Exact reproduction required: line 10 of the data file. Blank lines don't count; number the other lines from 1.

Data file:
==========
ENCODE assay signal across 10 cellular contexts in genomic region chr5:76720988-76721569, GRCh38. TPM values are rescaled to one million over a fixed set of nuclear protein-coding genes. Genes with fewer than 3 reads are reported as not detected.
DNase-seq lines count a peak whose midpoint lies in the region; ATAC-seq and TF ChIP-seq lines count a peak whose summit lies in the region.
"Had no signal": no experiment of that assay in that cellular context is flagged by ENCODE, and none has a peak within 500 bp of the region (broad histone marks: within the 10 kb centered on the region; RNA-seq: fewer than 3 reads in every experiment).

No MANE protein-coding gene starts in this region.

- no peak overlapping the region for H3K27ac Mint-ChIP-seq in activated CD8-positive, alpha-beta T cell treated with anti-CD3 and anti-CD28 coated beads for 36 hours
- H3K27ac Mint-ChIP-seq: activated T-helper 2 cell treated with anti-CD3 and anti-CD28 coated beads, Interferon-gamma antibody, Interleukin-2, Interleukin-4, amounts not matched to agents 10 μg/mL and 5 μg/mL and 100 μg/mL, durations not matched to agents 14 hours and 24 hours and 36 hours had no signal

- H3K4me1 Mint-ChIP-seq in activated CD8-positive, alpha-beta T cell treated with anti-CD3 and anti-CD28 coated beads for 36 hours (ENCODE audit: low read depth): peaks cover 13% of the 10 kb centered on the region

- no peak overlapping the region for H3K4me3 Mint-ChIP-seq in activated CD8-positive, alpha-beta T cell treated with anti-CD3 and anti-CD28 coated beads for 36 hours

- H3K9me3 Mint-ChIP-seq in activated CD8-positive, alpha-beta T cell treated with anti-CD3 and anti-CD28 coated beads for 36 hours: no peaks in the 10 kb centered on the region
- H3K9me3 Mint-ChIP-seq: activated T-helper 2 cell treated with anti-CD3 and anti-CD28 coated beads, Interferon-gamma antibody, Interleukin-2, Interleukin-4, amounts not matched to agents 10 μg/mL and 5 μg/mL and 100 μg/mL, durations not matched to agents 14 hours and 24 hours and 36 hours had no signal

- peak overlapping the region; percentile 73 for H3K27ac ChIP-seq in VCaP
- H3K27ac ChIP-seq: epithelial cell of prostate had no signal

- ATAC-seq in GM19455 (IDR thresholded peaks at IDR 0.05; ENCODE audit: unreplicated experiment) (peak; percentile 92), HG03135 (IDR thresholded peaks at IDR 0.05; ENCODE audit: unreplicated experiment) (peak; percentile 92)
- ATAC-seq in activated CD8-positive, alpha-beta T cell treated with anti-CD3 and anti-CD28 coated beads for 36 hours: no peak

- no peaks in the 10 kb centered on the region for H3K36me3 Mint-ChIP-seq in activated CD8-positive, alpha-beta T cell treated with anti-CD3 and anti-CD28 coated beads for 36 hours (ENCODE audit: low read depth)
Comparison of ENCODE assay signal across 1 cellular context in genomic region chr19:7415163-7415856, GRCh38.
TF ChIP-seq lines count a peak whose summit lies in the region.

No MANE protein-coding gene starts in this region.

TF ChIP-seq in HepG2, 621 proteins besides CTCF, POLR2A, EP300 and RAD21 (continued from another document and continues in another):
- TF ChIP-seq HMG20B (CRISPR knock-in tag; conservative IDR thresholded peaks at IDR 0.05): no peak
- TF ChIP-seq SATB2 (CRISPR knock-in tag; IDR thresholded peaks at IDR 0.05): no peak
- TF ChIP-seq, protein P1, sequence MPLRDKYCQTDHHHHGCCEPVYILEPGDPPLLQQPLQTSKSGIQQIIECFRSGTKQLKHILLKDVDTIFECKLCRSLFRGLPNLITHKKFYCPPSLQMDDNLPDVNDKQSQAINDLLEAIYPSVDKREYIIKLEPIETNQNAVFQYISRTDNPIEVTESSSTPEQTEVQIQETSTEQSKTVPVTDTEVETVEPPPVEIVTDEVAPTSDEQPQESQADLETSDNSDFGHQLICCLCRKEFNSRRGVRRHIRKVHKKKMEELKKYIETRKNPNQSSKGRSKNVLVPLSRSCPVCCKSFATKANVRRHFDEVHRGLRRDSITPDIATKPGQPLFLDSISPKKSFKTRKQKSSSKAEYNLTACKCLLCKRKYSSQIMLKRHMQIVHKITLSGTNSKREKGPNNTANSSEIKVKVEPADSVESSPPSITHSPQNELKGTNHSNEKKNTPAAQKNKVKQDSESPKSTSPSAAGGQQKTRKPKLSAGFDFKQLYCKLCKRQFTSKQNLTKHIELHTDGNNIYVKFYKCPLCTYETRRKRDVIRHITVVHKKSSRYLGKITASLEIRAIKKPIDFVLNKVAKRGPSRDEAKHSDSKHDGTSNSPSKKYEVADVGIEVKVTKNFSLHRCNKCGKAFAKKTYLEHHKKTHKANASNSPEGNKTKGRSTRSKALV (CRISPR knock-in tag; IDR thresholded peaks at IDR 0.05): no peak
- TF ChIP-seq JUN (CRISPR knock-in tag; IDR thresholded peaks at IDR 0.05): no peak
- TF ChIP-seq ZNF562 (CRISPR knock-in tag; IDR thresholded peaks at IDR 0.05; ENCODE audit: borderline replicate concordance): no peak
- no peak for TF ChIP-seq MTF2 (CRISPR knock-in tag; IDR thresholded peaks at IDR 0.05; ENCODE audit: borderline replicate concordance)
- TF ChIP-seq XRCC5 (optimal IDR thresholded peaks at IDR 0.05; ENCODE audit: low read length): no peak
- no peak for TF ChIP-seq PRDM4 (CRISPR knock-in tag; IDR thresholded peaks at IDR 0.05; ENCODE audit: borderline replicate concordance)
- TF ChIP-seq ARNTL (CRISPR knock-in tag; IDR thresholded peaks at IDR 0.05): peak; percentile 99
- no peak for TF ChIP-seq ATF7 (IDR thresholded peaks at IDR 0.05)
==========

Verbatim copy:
- H3K9me3 Mint-ChIP-seq: activated T-helper 2 cell treated with anti-CD3 and anti-CD28 coated beads, Interferon-gamma antibody, Interleukin-2, Interleukin-4, amounts not matched to agents 10 μg/mL and 5 μg/mL and 100 μg/mL, durations not matched to agents 14 hours and 24 hours and 36 hours had no signal